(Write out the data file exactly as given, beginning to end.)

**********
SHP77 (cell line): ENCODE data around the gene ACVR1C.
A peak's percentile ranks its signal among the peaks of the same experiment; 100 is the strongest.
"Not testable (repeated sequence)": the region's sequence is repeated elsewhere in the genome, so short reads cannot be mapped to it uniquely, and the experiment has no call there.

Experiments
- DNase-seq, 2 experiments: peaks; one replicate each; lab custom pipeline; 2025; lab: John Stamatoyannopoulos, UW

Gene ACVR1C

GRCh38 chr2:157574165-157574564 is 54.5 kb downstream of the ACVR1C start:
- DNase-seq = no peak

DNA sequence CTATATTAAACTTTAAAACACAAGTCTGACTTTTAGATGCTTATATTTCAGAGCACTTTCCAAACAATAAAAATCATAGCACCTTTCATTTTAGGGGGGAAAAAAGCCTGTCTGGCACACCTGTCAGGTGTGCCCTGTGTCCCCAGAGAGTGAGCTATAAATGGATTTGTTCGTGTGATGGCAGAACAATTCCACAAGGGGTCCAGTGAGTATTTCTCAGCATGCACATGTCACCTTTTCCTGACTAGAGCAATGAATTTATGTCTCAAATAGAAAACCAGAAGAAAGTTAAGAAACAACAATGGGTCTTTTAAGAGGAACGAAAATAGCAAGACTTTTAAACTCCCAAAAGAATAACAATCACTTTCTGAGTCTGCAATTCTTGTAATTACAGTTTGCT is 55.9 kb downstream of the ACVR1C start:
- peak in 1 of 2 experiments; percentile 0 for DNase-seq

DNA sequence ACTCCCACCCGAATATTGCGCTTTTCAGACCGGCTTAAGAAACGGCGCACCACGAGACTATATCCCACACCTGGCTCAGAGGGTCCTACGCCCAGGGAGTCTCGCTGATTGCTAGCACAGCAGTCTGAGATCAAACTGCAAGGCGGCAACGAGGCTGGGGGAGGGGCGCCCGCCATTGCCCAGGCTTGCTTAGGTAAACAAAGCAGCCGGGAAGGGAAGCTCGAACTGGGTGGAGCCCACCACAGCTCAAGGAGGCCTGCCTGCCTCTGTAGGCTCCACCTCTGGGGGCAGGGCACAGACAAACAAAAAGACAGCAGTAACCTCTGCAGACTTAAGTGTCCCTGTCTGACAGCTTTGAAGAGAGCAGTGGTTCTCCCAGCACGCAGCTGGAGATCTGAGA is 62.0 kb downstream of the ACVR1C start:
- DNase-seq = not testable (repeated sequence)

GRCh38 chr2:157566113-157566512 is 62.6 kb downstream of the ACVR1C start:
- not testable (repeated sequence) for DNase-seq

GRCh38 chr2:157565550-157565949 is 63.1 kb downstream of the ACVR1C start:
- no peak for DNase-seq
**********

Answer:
SHP77 (cell line): ENCODE data around the gene ACVR1C.
A peak's percentile ranks its signal among the peaks of the same experiment; 100 is the strongest.
"Not testable (repeated sequence)": the region's sequence is repeated elsewhere in the genome, so short reads cannot be mapped to it uniquely, and the experiment has no call there.

Experiments
- DNase-seq, 2 experiments: peaks; one replicate each; lab custom pipeline; 2025; lab: John Stamatoyannopoulos, UW

Gene ACVR1C

GRCh38 chr2:157574165-157574564 is 54.5 kb downstream of the ACVR1C start:
- DNase-seq = no peak

DNA sequence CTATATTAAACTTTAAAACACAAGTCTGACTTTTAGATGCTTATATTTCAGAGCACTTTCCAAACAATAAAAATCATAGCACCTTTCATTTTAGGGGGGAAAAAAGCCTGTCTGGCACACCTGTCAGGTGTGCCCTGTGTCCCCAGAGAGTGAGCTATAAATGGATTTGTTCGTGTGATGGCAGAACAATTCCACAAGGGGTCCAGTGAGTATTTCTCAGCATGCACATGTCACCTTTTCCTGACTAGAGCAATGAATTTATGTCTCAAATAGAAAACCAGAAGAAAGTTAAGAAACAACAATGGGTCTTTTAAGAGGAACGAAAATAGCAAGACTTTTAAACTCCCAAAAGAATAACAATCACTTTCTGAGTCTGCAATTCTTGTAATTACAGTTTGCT is 55.9 kb downstream of the ACVR1C start:
- peak in 1 of 2 experiments; percentile 0 for DNase-seq

DNA sequence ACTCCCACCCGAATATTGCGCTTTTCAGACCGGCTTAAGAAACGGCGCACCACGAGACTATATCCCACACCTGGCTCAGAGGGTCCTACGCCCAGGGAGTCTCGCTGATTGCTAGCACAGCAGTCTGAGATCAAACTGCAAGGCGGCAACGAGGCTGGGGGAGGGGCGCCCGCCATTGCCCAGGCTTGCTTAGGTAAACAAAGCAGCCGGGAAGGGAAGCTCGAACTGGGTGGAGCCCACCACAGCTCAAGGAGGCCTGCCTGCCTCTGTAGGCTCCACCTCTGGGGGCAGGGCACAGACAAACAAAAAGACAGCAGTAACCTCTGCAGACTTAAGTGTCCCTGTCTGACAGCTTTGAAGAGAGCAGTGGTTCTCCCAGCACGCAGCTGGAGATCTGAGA is 62.0 kb downstream of the ACVR1C start:
- DNase-seq = not testable (repeated sequence)

GRCh38 chr2:157566113-157566512 is 62.6 kb downstream of the ACVR1C start:
- not testable (repeated sequence) for DNase-seq

GRCh38 chr2:157565550-157565949 is 63.1 kb downstream of the ACVR1C start:
- no peak for DNase-seq